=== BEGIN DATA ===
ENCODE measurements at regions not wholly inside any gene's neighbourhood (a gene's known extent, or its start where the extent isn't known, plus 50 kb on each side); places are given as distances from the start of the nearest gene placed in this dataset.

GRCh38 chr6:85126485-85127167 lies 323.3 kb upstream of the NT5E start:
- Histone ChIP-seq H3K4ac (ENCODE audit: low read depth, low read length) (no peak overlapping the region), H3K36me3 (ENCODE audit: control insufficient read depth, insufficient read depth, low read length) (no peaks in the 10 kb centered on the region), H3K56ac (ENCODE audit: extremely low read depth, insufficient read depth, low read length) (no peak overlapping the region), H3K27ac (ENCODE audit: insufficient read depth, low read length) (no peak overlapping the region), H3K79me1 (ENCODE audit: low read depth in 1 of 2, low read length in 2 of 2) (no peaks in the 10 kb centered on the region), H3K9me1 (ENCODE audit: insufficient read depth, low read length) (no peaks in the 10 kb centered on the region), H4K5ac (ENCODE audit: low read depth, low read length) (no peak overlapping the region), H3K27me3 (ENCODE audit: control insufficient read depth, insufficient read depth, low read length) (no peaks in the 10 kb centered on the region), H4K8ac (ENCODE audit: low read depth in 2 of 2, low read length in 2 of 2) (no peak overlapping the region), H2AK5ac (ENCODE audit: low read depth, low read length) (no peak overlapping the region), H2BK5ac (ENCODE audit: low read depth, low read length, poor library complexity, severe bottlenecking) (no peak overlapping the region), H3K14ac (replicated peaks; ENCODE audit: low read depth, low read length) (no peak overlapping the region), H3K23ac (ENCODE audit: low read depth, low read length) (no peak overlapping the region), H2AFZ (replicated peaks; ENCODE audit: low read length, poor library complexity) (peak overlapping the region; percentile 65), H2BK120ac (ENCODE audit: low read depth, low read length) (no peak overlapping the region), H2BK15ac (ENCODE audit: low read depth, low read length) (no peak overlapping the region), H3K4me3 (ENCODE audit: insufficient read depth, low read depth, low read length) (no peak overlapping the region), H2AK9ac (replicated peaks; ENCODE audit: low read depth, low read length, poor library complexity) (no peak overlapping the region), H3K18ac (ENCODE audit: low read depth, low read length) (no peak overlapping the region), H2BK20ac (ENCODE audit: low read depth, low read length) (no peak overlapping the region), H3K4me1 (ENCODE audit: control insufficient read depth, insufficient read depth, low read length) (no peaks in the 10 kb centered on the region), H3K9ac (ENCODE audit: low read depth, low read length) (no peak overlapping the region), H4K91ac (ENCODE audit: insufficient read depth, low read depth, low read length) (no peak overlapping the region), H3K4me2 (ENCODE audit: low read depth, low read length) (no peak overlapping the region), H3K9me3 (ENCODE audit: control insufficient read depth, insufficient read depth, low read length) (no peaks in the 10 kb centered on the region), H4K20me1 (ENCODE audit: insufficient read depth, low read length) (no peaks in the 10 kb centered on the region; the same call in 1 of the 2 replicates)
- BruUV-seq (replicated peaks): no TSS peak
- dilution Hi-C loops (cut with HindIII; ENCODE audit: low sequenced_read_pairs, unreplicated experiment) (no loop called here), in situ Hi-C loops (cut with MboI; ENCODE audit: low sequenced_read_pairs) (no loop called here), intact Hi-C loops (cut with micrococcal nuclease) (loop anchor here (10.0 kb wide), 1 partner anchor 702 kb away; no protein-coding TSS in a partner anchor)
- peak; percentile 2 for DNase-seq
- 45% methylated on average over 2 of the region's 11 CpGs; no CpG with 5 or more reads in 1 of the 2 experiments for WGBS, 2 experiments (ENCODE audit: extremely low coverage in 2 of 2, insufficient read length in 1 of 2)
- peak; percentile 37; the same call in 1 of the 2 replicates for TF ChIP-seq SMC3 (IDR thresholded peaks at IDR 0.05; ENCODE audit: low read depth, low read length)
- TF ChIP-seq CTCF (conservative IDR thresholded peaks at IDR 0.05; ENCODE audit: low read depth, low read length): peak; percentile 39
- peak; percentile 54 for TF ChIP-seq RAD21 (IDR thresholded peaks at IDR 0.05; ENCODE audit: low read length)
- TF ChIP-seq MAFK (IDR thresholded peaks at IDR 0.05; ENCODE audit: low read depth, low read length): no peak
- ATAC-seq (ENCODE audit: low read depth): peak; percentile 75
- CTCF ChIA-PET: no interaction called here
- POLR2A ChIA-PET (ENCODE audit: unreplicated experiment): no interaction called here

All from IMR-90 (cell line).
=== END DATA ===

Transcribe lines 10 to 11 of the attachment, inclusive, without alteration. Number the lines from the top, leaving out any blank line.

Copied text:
- peak; percentile 54 for TF ChIP-seq RAD21 (IDR thresholded peaks at IDR 0.05; ENCODE audit: low read length)
- TF ChIP-seq MAFK (IDR thresholded peaks at IDR 0.05; ENCODE audit: low read depth, low read length): no peak